“Rowing better” is obviously always the goal but for us it became “we’re gonna do it because we know that you think we can’t”, which isn’t always the best mindset to be in (I hate the idea of feeling like you have to prove something just to get people to back off) but it really worked for us. We doubled down on handle heights, body prep, carrying the blades six inches off the water, etc. and literally every single opportunity we had, we rowed square blades. There were practices where, if we were on the water for 90 minutes, probably 60 of them were spent rowing square blades, regardless of what we were doing. If the weather was bad, even better – we’d row square blades through white caps if we had to. Our bladework got so good that the next time we got waked by his launch we didn’t even flinch and he actually stopped to watch us row by. Our assistant yelled over to him, smile on his face, “lookin’ pretty good, huh?”, which to this day remains one of my favorite moments ever.
That whole situation was pretty defining for me as a coxswain and reinforced the notion that every challenge or hurdle is an opportunity to step it up and showcase your leadership skills. You can take the easy route and complain, which I’ll admit is really tempting to do sometimes, or you can be the one that provides a solution by saying “nope, we’re not settling for this, this is what we’re going to do to turn this distraction into a tool that makes us better rowers”.
Anticipate and over-prepare
This was something I learned early on in my career but it’s benefited me the most when I’ve had to work with erratic, unorganized coaches who thought “coxswain” was synonymous with “mind reader”. Getting in the habit of talking with your coaches before practice about what the plan for the day is, what drills you’ll be doing, and what the technical focus will be is just part of being a good coxswain but if they don’t tell you (or you just don’t ask), it’s gonna feel like you’re constantly being put on the spot.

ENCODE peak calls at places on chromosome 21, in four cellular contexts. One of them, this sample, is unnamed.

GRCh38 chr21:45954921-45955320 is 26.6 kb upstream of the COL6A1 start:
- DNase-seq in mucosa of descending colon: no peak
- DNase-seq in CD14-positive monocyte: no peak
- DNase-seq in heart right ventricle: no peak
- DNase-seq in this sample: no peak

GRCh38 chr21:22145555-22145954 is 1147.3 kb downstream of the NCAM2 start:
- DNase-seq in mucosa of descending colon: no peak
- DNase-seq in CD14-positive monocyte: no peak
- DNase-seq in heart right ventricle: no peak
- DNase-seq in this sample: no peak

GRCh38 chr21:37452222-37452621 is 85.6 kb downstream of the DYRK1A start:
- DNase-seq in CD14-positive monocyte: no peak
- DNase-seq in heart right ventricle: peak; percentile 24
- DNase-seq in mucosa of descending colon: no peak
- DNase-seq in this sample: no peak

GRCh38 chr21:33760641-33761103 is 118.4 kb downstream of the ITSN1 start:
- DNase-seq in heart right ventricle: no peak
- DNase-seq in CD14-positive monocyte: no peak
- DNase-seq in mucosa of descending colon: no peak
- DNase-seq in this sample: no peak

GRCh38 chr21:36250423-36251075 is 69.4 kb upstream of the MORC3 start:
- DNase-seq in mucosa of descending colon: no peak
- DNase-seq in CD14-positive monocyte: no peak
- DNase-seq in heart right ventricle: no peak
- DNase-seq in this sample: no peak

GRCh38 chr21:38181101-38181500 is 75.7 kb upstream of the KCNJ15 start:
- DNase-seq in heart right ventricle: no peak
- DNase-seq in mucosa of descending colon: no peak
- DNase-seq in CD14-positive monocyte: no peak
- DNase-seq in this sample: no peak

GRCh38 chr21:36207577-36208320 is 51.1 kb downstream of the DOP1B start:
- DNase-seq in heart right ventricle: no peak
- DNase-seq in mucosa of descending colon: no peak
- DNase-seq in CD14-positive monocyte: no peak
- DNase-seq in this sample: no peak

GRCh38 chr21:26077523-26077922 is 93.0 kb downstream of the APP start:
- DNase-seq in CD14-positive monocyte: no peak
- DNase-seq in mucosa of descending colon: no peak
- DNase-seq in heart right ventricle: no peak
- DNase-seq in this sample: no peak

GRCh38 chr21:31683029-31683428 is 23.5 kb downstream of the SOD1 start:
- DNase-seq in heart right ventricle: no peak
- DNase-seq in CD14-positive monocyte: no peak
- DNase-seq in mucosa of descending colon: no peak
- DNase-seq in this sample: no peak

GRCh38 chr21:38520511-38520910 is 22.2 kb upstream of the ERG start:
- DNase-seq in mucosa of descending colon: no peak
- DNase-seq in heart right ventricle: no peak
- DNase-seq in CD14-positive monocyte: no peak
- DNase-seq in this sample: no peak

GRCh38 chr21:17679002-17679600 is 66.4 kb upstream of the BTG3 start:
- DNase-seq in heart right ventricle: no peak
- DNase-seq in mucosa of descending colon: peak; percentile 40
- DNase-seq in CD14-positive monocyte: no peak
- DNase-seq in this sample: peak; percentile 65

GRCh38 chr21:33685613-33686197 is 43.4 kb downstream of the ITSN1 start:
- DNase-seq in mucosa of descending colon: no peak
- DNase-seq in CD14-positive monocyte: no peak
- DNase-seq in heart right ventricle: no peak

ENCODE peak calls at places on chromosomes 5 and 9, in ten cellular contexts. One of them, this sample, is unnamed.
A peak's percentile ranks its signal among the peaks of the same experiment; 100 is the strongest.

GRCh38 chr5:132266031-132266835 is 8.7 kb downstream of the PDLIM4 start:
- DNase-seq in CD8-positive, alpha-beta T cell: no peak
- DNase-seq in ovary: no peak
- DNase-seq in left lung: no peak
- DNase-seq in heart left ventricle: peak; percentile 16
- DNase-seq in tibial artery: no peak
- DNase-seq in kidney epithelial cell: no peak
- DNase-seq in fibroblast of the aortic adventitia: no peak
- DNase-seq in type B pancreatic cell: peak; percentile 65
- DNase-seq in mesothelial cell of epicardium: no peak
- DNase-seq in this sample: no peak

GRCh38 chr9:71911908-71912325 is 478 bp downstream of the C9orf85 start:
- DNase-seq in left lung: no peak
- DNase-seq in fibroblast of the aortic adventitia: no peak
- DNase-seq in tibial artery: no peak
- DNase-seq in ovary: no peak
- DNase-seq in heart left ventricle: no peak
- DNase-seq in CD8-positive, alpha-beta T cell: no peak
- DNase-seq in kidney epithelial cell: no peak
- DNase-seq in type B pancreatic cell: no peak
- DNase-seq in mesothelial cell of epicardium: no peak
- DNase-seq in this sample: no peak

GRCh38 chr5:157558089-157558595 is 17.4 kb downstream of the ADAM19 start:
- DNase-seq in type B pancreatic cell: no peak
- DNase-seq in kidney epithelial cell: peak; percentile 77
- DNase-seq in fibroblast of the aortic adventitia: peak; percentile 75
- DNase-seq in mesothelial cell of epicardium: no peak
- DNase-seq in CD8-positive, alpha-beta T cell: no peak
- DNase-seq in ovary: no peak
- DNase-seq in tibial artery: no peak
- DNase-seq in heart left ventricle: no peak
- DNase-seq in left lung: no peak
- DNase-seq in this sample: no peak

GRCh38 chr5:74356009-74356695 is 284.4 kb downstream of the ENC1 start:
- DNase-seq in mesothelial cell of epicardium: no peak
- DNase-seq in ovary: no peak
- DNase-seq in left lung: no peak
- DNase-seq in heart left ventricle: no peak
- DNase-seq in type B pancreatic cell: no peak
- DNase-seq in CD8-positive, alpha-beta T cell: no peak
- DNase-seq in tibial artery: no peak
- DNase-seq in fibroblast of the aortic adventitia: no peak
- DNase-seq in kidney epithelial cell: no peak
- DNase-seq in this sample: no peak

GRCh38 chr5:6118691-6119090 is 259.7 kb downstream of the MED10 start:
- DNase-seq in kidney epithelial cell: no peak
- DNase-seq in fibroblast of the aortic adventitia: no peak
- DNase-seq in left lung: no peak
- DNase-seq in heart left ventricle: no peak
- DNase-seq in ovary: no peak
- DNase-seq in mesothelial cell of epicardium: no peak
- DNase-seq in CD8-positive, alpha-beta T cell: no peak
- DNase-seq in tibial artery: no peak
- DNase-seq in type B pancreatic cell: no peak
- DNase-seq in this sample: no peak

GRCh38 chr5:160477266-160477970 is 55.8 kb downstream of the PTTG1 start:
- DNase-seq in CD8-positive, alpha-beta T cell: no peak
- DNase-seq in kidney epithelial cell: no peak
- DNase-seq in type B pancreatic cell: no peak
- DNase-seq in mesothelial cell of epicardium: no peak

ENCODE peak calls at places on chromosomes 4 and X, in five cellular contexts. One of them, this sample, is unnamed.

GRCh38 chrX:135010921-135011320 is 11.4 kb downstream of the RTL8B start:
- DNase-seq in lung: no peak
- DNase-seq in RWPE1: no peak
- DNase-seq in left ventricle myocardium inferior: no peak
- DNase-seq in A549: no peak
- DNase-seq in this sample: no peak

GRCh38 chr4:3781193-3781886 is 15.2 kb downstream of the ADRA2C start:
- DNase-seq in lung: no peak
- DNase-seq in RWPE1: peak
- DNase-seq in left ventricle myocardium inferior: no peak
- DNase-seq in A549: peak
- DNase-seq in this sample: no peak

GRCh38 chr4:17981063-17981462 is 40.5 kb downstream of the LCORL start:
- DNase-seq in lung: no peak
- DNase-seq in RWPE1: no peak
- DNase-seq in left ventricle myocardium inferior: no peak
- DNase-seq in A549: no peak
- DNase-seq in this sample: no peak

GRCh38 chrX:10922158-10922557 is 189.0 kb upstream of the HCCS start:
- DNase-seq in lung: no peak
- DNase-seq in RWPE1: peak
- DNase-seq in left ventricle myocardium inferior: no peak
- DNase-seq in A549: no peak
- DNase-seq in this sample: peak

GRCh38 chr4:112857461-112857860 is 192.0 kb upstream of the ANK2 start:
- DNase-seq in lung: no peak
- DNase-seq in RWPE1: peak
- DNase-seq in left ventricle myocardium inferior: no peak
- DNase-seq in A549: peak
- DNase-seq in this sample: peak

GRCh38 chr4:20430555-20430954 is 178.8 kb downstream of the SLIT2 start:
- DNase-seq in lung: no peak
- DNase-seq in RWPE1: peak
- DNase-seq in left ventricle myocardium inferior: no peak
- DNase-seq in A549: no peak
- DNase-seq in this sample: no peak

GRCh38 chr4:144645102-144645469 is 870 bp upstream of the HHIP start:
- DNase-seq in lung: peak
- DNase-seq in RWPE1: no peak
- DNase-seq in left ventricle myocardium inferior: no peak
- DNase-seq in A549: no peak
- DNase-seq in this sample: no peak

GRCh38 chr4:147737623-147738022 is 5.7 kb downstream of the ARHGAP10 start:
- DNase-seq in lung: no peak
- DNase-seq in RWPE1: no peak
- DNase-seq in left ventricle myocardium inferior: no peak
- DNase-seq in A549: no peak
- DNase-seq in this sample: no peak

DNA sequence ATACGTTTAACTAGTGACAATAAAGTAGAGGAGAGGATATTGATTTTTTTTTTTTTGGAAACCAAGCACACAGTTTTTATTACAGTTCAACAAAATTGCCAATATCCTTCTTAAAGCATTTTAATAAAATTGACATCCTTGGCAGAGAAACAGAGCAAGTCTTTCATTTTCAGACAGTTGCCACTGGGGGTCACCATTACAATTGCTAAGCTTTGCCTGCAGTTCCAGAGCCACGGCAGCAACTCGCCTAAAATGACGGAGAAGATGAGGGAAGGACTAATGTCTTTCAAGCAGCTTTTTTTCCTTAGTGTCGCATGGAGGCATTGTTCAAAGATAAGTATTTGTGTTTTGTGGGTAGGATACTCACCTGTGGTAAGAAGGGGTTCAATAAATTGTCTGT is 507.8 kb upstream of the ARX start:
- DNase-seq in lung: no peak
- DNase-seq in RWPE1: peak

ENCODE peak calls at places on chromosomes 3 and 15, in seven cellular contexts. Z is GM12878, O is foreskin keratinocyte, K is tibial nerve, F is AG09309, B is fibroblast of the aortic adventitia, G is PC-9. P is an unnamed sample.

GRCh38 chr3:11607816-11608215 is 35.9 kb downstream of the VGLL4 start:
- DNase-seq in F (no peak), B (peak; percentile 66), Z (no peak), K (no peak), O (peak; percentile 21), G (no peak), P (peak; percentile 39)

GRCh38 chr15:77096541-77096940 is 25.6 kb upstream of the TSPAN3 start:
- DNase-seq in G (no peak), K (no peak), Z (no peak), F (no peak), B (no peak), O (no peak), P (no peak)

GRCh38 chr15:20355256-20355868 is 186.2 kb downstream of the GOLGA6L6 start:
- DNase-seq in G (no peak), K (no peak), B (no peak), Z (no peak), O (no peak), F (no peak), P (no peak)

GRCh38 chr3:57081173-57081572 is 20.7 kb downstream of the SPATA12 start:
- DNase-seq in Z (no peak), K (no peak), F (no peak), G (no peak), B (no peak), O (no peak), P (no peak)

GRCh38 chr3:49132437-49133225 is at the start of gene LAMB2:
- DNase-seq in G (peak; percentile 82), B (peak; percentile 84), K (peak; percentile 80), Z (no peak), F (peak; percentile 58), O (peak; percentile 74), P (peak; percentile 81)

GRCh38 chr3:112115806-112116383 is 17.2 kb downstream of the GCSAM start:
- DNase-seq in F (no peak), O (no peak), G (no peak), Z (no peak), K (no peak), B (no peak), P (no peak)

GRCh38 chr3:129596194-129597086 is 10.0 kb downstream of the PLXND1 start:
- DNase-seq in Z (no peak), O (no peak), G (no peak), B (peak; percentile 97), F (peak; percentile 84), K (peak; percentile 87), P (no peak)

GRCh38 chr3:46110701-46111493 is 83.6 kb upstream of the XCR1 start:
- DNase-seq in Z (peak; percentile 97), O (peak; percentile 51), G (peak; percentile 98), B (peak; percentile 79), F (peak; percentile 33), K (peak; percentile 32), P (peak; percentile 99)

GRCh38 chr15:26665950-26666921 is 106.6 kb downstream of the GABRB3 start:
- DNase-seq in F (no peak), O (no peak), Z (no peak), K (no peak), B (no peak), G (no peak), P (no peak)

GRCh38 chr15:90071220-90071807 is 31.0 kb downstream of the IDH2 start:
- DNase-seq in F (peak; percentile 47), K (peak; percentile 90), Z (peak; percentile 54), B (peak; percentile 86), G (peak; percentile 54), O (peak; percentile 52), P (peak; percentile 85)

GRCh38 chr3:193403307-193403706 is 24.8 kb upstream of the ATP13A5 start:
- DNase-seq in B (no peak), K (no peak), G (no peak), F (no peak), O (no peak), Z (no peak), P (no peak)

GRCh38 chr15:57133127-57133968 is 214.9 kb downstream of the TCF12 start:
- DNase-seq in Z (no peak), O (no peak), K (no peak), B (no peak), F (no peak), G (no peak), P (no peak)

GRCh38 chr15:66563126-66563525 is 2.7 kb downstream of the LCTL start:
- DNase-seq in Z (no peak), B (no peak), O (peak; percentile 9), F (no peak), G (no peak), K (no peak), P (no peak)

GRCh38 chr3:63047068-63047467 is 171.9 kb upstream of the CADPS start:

One way to combat this is to pay attention to patterns. For example, on Mondays you do AT pieces and the drills are almost always catch/front end related. Tuesdays and Thursdays are steady state days and you’re usually left to your own devices. Wednesdays are sprint work and the drills typically relate to whatever you struggled most with during the race on Saturday and during steady state yesterday. Fridays you do a race walk-through. If you can recognize the patterns in your training plan then it becomes a lot easier for you to execute practice with little to no direction or instruction given by your coach. It also helps you prepare your calls ahead of time, familiarize yourself with drills, etc.
The best way to not be caught off guard is to be prepared for whatever might get thrown at you, which means you should know every drill, forwards and backwards, and the purpose of every workout (general rule of thumb: steady state = technique, sprints = power).
The final thing to keep in mind is that the most mature (and hardest by far for some of us) way to deal with a bad coach is to not talk back to them. You will be tempted but don’t. It might make you feel better in the moment to argue or get the last word in but in the long run it’s just gonna hurt you because you’ll essentially be undermining your own authority. Be cooperative, try to be cordial and pleasant (even when it means gritting your teeth to do so), and always, always be on top of your game. The lighter you keep the overall atmosphere by doing those three things, the better the rowers (and you) will be able to focus on the task at hand in spite of the fact that your coach is making it harder rather than easier.